Remembering Srebrenica 20 years later as it should be

Srebrenica. Editorial credit: ToskanaINC /

The massacring of eight thousand unarmed Bosnian Muslim men in Srebrenica is no distant memory, and is full of lessons for Britain and its Muslim minority, writes Jahangir Mohammed

This week marks the 20th anniversary of the first European genocide against a religious minority since the holocaust of the Second World War. It was a genocide against the former Yugoslavia’s indigenous Muslim population starting in 1992, known as the Bosnia conflict. During a four-day period between the 11th -15th July 1995 eight thousand defenceless boys and men were slaughtered in cold blood and buried in fields of Srebrenica, as the Dutch forces of the UN looked on.

So how should it be remembered?  Well certainly not as some kind of politically correct government funded community cohesion exercise against extremism/hate, in which neither the victim nor the causes of the genocide are correctly identified as is currently being done.

If communities and school children are to learn about hate and the lessons for today from Bosnia, then they must be taught to relate it to the long tradition of European Christian anti-Muslim sentiment and hatred, the driving ideology behind the genocide.  Neither should we forget the complicity of European Governments in the crimes of the Serbs and Croats through protracted “peace” negotiations and anti-Muslim attitudes and policies.   These are also factors in the current rise in anti-Muslim sentiment and institutionalising of discrimination against Muslims through policies such as Prevent.

Let’s not forget that the former Communist Yugoslavia also had a version of Prevent to suppress Muslim religious and political identity and expression.  Thought control operations run by state bureaucrats looked for signs /indicators of Muslim identity and imprisoned people for them.  State control of religion was the order of the day.

After the collapse of Communism the Muslims emerged by and large secularised and without their religious beliefs, whilst the Orthodox Christian Serbs and the Catholic Croats had retained a strong sense of religious identity. On one occasion I came out of Sarajevo Mosque, an elderly Muslim man realising I was Muslim looked at me and said insightfully “Serb Croat Deen dushman” (enemies of our faith).  In one short sentence he summed up the entire conflict.

It’s not that the West doesn’t know or understand this, they know it very well.  It’s just that they have a habit of sanitising Christian crimes by re-writing and owning history, even other peoples suffering, especially if it is linked to their faith.  The Kings and Queens of Europe are renown “defenders of the Faith” a job they have done particularly well and passed on to national states.

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As someone who was active and campaigned for the Bosnian Muslims in that period it’s important that today’s generation are not misled by Government sponsored official campaigns like Remembering Srebrenica (funded by the Department for Communities and Local Government).

The first point to recall is that at least two years prior to the outbreak of the conflict Slobodan Milosevic and the Yugoslav controlled media had launched an intense media drive against Muslims, not unlike the one being waged since 911 in the West; in which Muslims were presented as a threat, with their alien values not fitting in, taking over and trying to re-establish Ottoman rule. The Christian nationalists rallied the people to resurrect traditional values and history (i.e. pre Ottoman, pre Muslim) against the Muslims.   The policies, role and behaviour of state, politicians, in collusion with media were instrumental in fuelling fear, hatred, and suspicion between communities and identifying an enemy within.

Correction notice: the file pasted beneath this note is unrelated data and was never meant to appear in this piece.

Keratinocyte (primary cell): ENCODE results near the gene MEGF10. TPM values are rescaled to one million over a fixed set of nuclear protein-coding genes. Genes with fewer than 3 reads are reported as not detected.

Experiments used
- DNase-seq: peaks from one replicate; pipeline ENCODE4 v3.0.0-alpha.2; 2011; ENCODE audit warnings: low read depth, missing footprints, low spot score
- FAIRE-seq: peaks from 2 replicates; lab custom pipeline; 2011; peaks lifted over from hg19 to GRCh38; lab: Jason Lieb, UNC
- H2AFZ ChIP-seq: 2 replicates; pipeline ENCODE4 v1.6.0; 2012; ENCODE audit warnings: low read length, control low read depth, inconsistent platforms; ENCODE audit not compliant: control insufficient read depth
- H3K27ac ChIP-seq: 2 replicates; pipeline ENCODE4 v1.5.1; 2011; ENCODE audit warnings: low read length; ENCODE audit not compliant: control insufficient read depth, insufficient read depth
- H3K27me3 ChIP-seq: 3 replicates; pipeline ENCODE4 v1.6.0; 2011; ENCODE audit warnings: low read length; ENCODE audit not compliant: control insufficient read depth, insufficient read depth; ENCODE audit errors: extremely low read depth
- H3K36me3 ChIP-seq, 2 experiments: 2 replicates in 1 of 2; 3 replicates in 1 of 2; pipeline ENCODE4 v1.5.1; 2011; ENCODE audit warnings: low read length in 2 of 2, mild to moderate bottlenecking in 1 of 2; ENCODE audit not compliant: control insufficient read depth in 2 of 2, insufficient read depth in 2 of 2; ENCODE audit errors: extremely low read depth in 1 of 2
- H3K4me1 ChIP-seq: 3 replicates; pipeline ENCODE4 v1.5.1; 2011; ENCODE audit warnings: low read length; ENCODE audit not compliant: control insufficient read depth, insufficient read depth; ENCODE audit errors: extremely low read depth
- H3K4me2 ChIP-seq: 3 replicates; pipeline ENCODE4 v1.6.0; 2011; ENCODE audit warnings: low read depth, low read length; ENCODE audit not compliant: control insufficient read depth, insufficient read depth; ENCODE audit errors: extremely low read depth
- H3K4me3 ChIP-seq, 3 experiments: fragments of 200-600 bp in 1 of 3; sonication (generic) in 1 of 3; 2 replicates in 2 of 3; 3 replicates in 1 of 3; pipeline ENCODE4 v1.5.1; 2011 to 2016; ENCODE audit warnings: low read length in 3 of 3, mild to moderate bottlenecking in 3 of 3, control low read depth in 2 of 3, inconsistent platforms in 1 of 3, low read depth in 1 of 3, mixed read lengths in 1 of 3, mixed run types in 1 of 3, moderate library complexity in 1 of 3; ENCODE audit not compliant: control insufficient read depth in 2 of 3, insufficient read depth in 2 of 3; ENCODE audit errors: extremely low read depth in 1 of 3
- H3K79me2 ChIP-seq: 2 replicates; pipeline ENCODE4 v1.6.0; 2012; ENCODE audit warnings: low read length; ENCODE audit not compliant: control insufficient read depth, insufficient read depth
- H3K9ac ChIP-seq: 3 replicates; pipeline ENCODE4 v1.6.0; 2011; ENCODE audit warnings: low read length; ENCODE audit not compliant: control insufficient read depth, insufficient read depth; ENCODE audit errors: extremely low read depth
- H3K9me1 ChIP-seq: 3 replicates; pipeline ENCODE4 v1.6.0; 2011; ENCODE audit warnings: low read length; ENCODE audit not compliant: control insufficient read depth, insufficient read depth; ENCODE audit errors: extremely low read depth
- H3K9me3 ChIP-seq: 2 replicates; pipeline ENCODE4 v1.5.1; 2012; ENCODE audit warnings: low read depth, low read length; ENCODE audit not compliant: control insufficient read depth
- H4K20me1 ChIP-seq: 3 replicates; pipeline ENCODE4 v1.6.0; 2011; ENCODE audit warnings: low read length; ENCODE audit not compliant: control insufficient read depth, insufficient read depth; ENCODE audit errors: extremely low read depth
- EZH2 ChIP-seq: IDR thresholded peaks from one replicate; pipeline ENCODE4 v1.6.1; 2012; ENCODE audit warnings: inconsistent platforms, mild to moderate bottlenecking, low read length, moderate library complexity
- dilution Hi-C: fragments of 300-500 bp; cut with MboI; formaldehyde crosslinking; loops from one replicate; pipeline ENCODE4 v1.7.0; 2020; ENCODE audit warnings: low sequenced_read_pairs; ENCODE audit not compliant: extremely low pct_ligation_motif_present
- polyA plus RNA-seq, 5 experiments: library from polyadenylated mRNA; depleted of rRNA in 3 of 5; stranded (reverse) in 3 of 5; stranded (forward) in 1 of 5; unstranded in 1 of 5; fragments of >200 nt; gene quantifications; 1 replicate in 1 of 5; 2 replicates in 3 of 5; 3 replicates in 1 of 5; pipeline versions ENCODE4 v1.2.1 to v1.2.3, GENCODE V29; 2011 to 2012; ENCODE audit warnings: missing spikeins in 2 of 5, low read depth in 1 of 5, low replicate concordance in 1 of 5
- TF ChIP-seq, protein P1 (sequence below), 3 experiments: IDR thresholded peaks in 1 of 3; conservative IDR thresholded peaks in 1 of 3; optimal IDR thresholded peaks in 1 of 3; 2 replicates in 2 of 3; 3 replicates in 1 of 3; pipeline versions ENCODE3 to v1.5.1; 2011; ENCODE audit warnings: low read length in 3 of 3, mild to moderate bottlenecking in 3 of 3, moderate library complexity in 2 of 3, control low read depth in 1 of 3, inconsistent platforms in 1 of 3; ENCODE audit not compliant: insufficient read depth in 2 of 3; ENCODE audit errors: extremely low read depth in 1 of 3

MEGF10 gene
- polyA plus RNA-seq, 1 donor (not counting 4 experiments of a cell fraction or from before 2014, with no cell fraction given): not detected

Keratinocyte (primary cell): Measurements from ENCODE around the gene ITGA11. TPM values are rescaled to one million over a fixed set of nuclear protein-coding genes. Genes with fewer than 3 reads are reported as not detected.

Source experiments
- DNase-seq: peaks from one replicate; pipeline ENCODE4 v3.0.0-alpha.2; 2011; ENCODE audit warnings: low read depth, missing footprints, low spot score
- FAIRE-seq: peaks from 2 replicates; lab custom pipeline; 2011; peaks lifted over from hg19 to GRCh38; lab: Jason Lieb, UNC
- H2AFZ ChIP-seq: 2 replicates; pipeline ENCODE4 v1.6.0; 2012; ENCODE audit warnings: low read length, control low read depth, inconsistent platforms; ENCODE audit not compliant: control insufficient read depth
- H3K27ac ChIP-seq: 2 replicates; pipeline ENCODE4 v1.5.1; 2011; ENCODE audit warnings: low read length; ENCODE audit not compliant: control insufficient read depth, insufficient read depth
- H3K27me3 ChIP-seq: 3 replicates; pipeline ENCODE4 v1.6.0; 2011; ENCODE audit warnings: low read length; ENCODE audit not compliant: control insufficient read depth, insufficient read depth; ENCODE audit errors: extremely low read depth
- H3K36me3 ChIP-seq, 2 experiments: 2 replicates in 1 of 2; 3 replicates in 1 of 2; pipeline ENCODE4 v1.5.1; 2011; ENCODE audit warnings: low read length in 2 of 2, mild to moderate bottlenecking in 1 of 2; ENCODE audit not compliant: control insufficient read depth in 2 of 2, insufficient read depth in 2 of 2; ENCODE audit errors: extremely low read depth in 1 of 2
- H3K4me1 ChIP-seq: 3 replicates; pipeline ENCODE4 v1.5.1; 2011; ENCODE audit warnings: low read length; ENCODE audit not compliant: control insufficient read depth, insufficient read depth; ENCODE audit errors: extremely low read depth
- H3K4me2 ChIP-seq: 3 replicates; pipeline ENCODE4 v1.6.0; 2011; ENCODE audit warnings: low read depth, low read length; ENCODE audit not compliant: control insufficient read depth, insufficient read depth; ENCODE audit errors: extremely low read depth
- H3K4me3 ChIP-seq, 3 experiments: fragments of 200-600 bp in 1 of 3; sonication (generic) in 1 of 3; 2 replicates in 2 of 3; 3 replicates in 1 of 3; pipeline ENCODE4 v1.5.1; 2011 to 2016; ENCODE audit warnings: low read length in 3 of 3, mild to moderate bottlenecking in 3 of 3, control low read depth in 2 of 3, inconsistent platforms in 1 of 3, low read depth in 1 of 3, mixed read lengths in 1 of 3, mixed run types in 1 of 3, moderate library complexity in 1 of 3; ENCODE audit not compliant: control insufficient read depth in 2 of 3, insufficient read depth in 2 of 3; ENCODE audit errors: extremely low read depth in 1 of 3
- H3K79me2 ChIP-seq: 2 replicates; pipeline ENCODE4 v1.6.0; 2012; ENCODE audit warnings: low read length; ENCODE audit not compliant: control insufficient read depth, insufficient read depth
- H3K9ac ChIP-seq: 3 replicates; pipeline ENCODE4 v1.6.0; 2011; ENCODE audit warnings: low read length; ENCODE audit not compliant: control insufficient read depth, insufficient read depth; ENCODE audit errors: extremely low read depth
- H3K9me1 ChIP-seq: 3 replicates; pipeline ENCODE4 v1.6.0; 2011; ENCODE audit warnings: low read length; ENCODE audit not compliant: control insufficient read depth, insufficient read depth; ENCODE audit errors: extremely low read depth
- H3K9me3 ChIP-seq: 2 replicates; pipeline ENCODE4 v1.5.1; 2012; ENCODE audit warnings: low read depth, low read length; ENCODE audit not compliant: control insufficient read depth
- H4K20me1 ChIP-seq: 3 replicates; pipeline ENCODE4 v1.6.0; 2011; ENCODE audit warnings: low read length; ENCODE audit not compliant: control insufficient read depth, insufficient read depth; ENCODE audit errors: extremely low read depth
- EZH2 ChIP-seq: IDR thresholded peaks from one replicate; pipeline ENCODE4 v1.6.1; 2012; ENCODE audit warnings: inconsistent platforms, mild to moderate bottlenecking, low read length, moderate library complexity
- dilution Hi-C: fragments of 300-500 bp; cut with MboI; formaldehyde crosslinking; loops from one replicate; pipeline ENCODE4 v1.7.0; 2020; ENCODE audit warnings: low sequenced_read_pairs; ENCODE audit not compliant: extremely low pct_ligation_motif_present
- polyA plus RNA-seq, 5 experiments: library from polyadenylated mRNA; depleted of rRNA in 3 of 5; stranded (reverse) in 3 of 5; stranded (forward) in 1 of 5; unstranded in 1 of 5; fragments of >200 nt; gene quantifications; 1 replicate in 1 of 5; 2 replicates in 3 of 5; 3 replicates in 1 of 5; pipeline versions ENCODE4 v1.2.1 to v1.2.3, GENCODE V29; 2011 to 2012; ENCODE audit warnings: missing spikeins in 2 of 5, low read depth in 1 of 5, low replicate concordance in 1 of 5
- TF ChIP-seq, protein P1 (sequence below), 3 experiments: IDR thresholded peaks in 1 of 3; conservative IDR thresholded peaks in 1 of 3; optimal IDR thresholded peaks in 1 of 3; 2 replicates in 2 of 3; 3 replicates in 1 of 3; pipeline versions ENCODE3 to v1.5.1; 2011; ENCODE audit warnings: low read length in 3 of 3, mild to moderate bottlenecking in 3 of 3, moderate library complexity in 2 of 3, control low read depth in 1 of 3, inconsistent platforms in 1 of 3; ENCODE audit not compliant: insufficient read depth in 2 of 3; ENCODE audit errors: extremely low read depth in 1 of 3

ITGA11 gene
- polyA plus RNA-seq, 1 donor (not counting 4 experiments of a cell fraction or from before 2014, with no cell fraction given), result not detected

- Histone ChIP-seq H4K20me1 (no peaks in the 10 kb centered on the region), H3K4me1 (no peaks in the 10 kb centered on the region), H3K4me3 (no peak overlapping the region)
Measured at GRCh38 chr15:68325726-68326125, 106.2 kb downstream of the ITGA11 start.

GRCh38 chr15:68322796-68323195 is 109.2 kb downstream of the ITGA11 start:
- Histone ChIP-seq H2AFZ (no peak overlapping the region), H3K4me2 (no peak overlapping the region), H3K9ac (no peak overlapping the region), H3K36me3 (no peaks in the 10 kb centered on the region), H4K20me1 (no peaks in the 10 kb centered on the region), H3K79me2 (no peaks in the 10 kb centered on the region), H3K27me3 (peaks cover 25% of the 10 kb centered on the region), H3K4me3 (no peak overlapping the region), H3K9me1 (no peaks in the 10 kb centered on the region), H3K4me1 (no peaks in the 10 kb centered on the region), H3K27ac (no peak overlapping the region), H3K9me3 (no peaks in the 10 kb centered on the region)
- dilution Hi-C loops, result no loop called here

Any campaign that still refers to the genocide against Muslims as “ethnic cleansing” is an affront to the memory of Muslims who were massacred, (even those of a secular disposition); not least because the victims themselves understood this hatred was directed against them because of their faith, or more accurately the faith of their ancestors. This was Muslim cleansing.

At the time I was regularly in the media and challenged the use of this term.  The Bosnian Muslims were not a different ethnicity, they were ethnic Slavs like the Serbs and Croats. They had converted to Islam at a point in history because as Unitarian Christians their beliefs were close to Muslims. Moreover, they had 60% inter marriage between communities. They were entirely integrated. When the conflict happened many of those responsible for the crimes including rapes of Muslim women and horrific slaughter were reported to have been lifelong neighbours. Good community cohesion and relations between communities does not it appear prevent people from carrying out evil atrocities.

Another striking feature with today is the role of neocon advice to the Conservative government at the time and Serbs.  Sir Alfred Sherman a prominent British ideologue was an adviser to Thatcher but also became a key adviser in 1993 to the Bosnian Serb War Criminal Radovan Karadic throughout the period. The neocons are the architect of today’s policies targeting Muslims being implemented by both Blair and Cameron Governments’, and one of the drivers of anti-Muslim media hostility.

The Serbs and Croats were enacting a very Christian inquisition.  The Serbs in particular were blessed by the Orthodox Churches in Russia and Serbia for their military mission and the Catholic Croats had their religious backers too.  The signs of religious hatred and persecution were to be found everywhere, demolished mosques, and destruction of anything Islamic in culture, architecture and history including Ottoman bridges, Sarajevo library with all its Muslim history.  Historic battles with the Ottomans were glorified.  Women in rape camps had crosses etched on their abdomens. In concentration camps Muslims were singled out for extinction with acts of religious violations and desecration.